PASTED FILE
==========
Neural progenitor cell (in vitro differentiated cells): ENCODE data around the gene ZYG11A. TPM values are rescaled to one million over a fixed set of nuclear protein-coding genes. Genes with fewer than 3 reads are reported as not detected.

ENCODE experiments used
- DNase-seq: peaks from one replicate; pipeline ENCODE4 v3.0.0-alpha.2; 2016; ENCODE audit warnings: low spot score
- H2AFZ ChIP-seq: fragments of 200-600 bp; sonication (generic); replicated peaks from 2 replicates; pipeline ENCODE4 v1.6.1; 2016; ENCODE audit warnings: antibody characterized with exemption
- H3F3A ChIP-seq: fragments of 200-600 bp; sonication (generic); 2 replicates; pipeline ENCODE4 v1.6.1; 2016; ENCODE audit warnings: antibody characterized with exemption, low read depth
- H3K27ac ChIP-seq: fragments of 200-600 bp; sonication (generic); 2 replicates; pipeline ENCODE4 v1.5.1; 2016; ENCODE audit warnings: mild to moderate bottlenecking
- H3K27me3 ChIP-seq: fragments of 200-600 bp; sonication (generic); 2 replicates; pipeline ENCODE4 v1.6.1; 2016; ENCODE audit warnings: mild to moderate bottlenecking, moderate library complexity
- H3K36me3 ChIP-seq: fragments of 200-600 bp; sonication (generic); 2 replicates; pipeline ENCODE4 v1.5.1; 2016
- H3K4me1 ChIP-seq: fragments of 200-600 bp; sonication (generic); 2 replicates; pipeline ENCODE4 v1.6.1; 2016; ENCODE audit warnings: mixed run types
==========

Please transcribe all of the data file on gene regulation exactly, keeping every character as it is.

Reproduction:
Neural progenitor cell (in vitro differentiated cells): ENCODE data around the gene ZYG11A. TPM values are rescaled to one million over a fixed set of nuclear protein-coding genes. Genes with fewer than 3 reads are reported as not detected.

ENCODE experiments used
- DNase-seq: peaks from one replicate; pipeline ENCODE4 v3.0.0-alpha.2; 2016; ENCODE audit warnings: low spot score
- H2AFZ ChIP-seq: fragments of 200-600 bp; sonication (generic); replicated peaks from 2 replicates; pipeline ENCODE4 v1.6.1; 2016; ENCODE audit warnings: antibody characterized with exemption
- H3F3A ChIP-seq: fragments of 200-600 bp; sonication (generic); 2 replicates; pipeline ENCODE4 v1.6.1; 2016; ENCODE audit warnings: antibody characterized with exemption, low read depth
- H3K27ac ChIP-seq: fragments of 200-600 bp; sonication (generic); 2 replicates; pipeline ENCODE4 v1.5.1; 2016; ENCODE audit warnings: mild to moderate bottlenecking
- H3K27me3 ChIP-seq: fragments of 200-600 bp; sonication (generic); 2 replicates; pipeline ENCODE4 v1.6.1; 2016; ENCODE audit warnings: mild to moderate bottlenecking, moderate library complexity
- H3K36me3 ChIP-seq: fragments of 200-600 bp; sonication (generic); 2 replicates; pipeline ENCODE4 v1.5.1; 2016
- H3K4me1 ChIP-seq: fragments of 200-600 bp; sonication (generic); 2 replicates; pipeline ENCODE4 v1.6.1; 2016; ENCODE audit warnings: mixed run types